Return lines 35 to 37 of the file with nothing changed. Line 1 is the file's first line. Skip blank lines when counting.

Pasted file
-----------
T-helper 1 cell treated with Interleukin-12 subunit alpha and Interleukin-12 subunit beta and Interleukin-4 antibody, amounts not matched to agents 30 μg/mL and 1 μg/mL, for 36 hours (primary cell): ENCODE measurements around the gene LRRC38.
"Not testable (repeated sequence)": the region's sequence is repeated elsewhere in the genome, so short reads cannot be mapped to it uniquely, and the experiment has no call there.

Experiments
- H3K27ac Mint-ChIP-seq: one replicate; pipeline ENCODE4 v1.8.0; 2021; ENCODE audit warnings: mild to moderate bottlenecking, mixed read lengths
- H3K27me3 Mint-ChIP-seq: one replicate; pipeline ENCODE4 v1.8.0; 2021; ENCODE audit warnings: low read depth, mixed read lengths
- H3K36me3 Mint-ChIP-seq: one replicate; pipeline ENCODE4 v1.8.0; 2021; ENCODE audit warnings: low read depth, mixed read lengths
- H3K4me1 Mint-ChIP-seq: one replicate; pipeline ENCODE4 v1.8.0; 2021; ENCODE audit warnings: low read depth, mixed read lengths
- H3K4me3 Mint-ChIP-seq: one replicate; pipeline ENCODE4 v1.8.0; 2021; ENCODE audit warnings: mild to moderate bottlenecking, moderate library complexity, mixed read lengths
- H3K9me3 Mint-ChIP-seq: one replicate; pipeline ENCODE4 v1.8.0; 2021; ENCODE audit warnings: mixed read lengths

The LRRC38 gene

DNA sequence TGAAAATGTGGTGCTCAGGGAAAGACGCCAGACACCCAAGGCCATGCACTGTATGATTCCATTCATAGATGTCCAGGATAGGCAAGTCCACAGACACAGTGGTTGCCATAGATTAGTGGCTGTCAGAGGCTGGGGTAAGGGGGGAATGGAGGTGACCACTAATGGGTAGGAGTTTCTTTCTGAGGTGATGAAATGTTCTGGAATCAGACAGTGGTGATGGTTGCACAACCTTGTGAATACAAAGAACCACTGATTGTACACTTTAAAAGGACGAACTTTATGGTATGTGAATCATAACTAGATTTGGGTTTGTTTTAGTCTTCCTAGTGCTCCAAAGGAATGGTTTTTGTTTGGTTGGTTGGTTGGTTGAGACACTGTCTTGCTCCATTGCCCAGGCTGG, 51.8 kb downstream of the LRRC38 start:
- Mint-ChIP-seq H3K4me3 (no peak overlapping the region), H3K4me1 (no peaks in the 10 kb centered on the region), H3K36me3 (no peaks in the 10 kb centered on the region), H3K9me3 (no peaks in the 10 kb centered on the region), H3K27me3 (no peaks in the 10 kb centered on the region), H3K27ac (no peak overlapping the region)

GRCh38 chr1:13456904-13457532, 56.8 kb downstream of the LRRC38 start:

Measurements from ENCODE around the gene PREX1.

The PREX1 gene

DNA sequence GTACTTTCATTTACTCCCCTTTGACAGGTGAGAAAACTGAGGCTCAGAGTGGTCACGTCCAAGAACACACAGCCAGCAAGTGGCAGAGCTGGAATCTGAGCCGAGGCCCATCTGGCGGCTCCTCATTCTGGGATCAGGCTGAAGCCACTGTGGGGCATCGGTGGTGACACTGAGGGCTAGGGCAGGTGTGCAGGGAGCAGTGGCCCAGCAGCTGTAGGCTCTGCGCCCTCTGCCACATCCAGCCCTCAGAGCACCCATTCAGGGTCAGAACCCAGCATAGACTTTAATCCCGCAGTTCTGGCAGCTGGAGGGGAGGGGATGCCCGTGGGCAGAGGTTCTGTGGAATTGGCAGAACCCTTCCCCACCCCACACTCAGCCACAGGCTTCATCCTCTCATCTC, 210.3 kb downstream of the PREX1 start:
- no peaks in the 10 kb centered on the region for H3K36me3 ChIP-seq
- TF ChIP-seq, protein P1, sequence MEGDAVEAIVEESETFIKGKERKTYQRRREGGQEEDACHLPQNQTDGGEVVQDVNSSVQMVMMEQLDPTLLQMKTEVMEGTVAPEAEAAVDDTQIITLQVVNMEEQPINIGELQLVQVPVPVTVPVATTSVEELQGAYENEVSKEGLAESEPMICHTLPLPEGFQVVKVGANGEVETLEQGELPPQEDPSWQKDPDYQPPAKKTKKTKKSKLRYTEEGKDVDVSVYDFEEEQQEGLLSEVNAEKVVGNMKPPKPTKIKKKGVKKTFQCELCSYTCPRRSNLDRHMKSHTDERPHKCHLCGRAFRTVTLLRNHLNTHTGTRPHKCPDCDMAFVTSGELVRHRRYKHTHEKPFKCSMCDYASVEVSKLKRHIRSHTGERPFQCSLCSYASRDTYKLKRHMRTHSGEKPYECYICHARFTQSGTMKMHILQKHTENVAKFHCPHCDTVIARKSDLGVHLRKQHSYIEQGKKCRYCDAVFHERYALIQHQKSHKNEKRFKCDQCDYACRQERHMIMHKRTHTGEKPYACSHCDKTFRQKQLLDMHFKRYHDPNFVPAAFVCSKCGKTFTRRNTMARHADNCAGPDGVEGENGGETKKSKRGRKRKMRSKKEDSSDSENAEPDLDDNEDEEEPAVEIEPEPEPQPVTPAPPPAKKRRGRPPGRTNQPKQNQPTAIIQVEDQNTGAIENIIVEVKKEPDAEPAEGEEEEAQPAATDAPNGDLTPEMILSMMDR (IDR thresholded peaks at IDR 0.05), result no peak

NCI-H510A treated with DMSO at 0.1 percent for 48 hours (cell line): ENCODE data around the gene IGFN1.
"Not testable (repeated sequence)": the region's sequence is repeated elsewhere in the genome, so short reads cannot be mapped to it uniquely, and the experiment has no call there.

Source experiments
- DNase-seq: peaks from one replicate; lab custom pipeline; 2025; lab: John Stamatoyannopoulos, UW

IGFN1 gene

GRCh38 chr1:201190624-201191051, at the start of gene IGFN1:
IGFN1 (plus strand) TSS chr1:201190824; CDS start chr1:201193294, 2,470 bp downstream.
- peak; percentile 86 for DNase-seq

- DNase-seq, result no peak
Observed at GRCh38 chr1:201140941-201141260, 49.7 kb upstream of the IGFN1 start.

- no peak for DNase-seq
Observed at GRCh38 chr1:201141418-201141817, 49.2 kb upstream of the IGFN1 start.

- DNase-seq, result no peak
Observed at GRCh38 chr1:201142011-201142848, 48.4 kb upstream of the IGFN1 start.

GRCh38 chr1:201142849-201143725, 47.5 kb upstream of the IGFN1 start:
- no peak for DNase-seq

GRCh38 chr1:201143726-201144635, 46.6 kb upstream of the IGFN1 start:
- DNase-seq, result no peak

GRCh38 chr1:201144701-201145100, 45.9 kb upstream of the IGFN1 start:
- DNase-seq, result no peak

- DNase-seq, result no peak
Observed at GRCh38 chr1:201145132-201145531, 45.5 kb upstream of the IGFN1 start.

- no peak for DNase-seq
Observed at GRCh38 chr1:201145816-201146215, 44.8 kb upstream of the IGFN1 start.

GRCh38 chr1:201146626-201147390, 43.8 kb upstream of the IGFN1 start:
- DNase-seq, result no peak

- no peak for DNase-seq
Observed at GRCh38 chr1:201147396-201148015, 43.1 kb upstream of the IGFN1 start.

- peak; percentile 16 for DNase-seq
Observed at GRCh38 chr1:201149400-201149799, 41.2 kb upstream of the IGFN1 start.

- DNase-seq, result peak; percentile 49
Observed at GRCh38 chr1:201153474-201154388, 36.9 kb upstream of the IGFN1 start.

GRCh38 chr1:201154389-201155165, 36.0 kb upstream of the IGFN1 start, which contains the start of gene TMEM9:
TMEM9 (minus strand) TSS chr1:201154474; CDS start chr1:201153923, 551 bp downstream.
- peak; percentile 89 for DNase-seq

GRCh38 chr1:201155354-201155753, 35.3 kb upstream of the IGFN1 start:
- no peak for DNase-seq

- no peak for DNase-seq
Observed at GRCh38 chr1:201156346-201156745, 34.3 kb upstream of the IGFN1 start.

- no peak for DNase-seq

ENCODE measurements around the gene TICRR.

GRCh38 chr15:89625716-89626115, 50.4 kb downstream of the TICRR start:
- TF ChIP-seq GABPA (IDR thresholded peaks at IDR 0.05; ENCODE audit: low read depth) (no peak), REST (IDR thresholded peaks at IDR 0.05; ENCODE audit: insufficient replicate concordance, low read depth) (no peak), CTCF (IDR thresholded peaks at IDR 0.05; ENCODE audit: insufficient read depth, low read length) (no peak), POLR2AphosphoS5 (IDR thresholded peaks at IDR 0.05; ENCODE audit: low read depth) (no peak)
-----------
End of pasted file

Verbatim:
GRCh38 chr1:201143726-201144635, 46.6 kb upstream of the IGFN1 start:
- DNase-seq, result no peak

GRCh38 chr1:201144701-201145100, 45.9 kb upstream of the IGFN1 start: